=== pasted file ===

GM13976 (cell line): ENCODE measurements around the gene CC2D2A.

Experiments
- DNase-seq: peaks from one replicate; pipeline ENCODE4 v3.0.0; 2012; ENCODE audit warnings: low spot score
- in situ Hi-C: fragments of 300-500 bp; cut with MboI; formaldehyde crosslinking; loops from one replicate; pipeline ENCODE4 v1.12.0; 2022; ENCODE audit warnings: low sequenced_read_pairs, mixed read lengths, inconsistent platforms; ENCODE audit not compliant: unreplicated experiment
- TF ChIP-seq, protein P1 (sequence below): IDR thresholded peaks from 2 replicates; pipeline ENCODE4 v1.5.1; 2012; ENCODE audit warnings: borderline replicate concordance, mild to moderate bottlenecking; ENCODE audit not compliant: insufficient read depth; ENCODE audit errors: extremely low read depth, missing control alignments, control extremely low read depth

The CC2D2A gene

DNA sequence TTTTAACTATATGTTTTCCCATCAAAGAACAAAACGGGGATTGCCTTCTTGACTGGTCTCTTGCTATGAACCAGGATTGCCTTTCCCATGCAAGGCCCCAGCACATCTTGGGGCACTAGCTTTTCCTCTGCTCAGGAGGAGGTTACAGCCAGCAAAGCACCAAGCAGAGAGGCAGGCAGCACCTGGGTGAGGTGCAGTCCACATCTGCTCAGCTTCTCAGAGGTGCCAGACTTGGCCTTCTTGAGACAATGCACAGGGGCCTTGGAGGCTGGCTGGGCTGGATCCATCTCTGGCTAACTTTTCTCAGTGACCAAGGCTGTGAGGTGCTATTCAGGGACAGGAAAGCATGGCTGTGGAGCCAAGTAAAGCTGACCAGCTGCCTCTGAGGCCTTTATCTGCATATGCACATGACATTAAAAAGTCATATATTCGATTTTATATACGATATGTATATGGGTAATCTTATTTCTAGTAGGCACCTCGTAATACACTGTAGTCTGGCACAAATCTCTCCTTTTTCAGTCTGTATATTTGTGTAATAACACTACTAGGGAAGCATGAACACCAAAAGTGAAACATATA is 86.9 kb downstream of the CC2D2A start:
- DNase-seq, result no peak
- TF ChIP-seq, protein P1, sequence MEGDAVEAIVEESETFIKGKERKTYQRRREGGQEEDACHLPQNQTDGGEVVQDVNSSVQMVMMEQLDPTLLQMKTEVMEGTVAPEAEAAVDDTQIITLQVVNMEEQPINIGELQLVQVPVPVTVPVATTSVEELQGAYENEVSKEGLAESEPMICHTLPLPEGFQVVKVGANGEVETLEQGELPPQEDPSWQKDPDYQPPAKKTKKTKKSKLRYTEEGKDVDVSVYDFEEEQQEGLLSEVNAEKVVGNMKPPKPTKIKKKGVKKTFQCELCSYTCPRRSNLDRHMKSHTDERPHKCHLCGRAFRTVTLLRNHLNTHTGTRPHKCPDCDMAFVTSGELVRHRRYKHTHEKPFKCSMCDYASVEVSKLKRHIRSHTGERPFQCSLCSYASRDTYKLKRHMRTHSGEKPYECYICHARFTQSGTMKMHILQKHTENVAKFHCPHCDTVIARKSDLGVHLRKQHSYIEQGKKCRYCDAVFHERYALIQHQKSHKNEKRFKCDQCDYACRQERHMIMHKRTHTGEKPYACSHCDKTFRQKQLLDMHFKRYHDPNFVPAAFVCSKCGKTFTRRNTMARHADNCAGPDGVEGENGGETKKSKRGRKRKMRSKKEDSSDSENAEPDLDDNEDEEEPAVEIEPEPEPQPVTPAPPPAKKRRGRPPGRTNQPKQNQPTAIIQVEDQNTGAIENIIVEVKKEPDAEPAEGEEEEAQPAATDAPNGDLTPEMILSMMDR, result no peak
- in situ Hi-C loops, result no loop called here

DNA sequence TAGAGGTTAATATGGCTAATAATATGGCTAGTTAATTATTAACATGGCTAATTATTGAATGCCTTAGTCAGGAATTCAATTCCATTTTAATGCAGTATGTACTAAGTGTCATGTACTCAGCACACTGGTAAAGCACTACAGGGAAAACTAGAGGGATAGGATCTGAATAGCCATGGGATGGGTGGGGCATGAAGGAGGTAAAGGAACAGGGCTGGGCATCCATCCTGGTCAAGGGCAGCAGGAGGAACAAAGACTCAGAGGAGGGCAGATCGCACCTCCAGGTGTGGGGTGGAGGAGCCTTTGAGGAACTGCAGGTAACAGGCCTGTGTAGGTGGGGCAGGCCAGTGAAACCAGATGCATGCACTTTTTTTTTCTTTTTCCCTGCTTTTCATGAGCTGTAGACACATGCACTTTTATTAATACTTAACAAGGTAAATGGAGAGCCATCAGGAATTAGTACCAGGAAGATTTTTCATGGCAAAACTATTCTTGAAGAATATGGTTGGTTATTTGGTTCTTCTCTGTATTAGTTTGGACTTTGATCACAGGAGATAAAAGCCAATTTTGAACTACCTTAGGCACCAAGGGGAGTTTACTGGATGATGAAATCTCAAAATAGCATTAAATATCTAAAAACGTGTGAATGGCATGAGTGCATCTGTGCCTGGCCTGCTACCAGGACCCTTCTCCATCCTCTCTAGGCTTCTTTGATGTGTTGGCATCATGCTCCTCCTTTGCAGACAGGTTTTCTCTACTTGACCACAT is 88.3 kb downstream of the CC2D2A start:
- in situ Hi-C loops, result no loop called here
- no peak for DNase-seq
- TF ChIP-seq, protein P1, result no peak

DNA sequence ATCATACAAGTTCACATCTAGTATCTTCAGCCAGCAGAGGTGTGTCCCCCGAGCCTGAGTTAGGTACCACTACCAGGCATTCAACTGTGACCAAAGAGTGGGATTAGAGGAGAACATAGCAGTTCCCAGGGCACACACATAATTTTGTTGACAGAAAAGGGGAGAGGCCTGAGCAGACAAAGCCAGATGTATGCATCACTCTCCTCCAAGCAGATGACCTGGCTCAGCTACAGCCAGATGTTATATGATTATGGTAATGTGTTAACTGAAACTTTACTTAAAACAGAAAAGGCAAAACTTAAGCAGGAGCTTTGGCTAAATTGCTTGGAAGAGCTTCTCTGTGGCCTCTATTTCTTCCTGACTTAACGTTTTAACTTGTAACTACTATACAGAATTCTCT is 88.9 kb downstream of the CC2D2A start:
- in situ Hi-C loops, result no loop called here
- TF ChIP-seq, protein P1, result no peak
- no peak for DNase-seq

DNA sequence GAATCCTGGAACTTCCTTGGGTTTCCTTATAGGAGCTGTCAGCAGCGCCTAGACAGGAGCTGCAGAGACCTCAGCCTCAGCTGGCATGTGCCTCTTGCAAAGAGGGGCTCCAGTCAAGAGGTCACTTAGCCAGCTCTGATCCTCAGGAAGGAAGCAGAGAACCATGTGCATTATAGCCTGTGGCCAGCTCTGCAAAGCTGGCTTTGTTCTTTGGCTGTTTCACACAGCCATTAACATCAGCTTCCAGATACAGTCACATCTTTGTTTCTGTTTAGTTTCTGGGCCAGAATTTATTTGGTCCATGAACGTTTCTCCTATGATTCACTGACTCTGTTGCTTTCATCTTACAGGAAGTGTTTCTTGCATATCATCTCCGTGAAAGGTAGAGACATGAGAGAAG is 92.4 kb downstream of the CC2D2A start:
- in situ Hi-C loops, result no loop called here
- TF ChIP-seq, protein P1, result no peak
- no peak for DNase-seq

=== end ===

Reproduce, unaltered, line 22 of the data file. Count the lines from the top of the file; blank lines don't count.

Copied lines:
- no peak for DNase-seq